Your income doesn’t just feed you and your significant other. That money goes toward taking care of anyone else who is depending on you for support. Most often these are your own children who aren’t old enough to work and support themselves. However, those aren’t the only dependents you can have. In some instances, you can claim your sibling’s children on your tax return.
TL;DR (Too Long; Didn't Read)
If your niece or nephew relied on you for more than half of his or her support, you can claim that child as a dependent on your taxes.
Niece and Nephew Tax Dependent
There are a variety of reasons for claiming a child on taxes who is not yours. If you have legal custody of a child, whether it’s your own offspring or someone else’s, that child is considered yours when it comes time to file your taxes. However, if you’re taking care of a relative’s child for most of the year, even if you aren’t the biological parent, you may be able to claim him as a dependent on your taxes.
If a relative relies on you for more than half of his support, then that person can be claimed as a tax dependent when you file. That includes nieces and nephews, also known as “niblings.”
Although you won’t have to provide documentation when claiming a child on taxes who is not yours, you need to be prepared to prove it if you’re questioned about it after filing. This will happen in the form of a CP75 or CP75A Notice Request for Supporting Documentation. You’ll receive this notice in the mail in the months or years following filing, and it serves to notify you that your return is being audited.
If you get a CP75 or CP75A notice, though, don’t panic. Receiving this form doesn’t mean an auditor is going to show up at your house. These by-mail requests are the most common types of audits, and the vast majority of the time, simply sending in the information requested will resolve everything. Form 886-H-DEP lists the supporting documents you’ll need, including a birth certificate or court document showing your relationship to the child.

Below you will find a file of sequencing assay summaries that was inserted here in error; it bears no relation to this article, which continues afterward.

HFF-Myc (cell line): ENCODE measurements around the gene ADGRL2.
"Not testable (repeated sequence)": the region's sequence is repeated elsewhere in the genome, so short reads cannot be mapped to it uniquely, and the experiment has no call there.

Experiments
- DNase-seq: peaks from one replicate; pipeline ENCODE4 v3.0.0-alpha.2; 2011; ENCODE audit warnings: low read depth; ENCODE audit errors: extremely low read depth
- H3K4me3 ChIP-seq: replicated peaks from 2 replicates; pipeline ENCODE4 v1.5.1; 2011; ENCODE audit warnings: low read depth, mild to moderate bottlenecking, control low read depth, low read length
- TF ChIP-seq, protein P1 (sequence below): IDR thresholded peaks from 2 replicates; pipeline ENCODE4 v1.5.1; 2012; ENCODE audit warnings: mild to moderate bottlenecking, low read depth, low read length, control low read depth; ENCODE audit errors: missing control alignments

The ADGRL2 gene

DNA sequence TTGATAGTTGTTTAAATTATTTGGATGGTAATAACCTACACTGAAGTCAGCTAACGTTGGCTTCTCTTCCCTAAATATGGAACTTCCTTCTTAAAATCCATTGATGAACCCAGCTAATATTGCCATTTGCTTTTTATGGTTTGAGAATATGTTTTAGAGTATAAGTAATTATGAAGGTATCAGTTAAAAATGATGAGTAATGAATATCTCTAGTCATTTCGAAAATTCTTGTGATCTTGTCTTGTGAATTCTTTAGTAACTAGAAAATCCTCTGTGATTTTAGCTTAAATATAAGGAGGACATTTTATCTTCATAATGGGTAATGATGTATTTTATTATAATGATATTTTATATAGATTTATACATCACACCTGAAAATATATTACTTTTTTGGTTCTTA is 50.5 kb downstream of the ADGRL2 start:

Exceptions to Claiming Nieces and Nephews
As with other dependents, claiming a child on taxes who is not yours isn't an option if someone else is claiming him as a dependent. That means you’ll need to coordinate with your sister or brother to make it clear that you’ll be claiming the deduction. If you're claiming a child on taxes who is not yours, that child also cannot have earned more than $4,150 in 2018.
2018 Taxes and Deductions
Tax reform has reduced some of the benefits of having a tax dependent. In previous years, you could claim a personal exemption on each dependent, but that disappears starting with the 2018 tax year. The standard deduction has been increased to $12,000 per person to at least partly make up for it, but having a tax dependent won’t benefit you there. If you supported niblings in 2018 but didn’t in 2017, the fact that the standard deduction is nearly doubling won’t offset the tremendous increase in expense you have.
However, there are still several benefits to claiming a child on taxes that is not yours. Your qualifying niblings will qualify you for a child tax credit, which doubles in 2018 to $2,000 per qualifying child. Since up to $1,400 of that $2,000 is refundable, if you don’t owe money when you file, you could get a check for up to $1,400. If your niece or nephew is in day care, you’ll also want to look into the Child and Dependent Care Credit, which lets you claim up to $3,000 of child care and similar expenses for children up to age 12. You can only claim the expense if the care is to allow you to work and is not for Friday night babysitting services.
2017 Taxes and the Personal Exemption
If you're still filing your 2017 taxes, you can claim child tax credits as well as the personal exemption. In 2017, the personal exemption provided $4,050 for each dependent in your care.
Stephanie Faris has written about finance for entrepreneurs and marketing firms since 2013. She spent nearly a year as a ghostwriter for a credit card processing service and has ghostwritten about finance for numerous marketing firms and entrepreneurs. Her work has appeared on The Motley Fool, MoneyGeek, Ecommerce Insiders, GoBankingRates, and ThriveBy30.